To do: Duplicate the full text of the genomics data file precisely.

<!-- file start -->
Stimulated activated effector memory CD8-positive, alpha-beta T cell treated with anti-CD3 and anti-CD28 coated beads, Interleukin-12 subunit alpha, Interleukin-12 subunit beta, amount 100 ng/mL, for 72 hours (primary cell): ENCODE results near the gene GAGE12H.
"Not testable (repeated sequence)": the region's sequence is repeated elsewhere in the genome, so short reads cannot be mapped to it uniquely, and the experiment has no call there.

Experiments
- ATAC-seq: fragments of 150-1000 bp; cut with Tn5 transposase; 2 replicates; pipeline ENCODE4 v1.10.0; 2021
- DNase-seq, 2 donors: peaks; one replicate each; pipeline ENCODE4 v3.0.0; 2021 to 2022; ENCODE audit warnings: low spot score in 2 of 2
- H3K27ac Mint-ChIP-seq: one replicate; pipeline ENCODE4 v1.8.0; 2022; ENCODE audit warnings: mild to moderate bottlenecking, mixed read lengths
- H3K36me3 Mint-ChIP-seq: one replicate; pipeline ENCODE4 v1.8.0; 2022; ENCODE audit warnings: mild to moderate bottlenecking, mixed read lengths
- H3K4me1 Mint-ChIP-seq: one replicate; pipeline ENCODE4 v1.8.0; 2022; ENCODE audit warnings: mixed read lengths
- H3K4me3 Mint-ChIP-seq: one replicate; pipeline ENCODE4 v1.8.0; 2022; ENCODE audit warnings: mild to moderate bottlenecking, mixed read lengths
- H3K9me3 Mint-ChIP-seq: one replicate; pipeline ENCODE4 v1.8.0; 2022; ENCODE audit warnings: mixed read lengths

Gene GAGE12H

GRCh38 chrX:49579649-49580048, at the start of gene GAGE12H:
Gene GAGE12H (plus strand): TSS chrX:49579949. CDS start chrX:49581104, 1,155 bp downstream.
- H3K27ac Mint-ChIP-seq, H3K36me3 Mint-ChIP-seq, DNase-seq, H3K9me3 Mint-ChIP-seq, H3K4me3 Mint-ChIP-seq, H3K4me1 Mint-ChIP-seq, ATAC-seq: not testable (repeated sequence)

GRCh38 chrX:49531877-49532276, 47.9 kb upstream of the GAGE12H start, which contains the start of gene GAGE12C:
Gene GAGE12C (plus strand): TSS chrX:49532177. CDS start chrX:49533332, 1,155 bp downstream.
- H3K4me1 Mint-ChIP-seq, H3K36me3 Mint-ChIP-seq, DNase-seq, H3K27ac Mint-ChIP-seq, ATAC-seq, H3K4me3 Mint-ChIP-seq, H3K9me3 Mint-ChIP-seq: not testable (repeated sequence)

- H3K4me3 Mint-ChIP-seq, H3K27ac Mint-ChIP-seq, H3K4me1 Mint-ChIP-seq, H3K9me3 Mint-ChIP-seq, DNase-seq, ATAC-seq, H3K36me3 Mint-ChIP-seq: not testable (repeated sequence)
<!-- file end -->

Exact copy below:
Stimulated activated effector memory CD8-positive, alpha-beta T cell treated with anti-CD3 and anti-CD28 coated beads, Interleukin-12 subunit alpha, Interleukin-12 subunit beta, amount 100 ng/mL, for 72 hours (primary cell): ENCODE results near the gene GAGE12H.
"Not testable (repeated sequence)": the region's sequence is repeated elsewhere in the genome, so short reads cannot be mapped to it uniquely, and the experiment has no call there.

Experiments
- ATAC-seq: fragments of 150-1000 bp; cut with Tn5 transposase; 2 replicates; pipeline ENCODE4 v1.10.0; 2021
- DNase-seq, 2 donors: peaks; one replicate each; pipeline ENCODE4 v3.0.0; 2021 to 2022; ENCODE audit warnings: low spot score in 2 of 2
- H3K27ac Mint-ChIP-seq: one replicate; pipeline ENCODE4 v1.8.0; 2022; ENCODE audit warnings: mild to moderate bottlenecking, mixed read lengths
- H3K36me3 Mint-ChIP-seq: one replicate; pipeline ENCODE4 v1.8.0; 2022; ENCODE audit warnings: mild to moderate bottlenecking, mixed read lengths
- H3K4me1 Mint-ChIP-seq: one replicate; pipeline ENCODE4 v1.8.0; 2022; ENCODE audit warnings: mixed read lengths
- H3K4me3 Mint-ChIP-seq: one replicate; pipeline ENCODE4 v1.8.0; 2022; ENCODE audit warnings: mild to moderate bottlenecking, mixed read lengths
- H3K9me3 Mint-ChIP-seq: one replicate; pipeline ENCODE4 v1.8.0; 2022; ENCODE audit warnings: mixed read lengths

Gene GAGE12H

GRCh38 chrX:49579649-49580048, at the start of gene GAGE12H:
Gene GAGE12H (plus strand): TSS chrX:49579949. CDS start chrX:49581104, 1,155 bp downstream.
- H3K27ac Mint-ChIP-seq, H3K36me3 Mint-ChIP-seq, DNase-seq, H3K9me3 Mint-ChIP-seq, H3K4me3 Mint-ChIP-seq, H3K4me1 Mint-ChIP-seq, ATAC-seq: not testable (repeated sequence)

GRCh38 chrX:49531877-49532276, 47.9 kb upstream of the GAGE12H start, which contains the start of gene GAGE12C:
Gene GAGE12C (plus strand): TSS chrX:49532177. CDS start chrX:49533332, 1,155 bp downstream.
- H3K4me1 Mint-ChIP-seq, H3K36me3 Mint-ChIP-seq, DNase-seq, H3K27ac Mint-ChIP-seq, ATAC-seq, H3K4me3 Mint-ChIP-seq, H3K9me3 Mint-ChIP-seq: not testable (repeated sequence)

- H3K4me3 Mint-ChIP-seq, H3K27ac Mint-ChIP-seq, H3K4me1 Mint-ChIP-seq, H3K9me3 Mint-ChIP-seq, DNase-seq, ATAC-seq, H3K36me3 Mint-ChIP-seq: not testable (repeated sequence)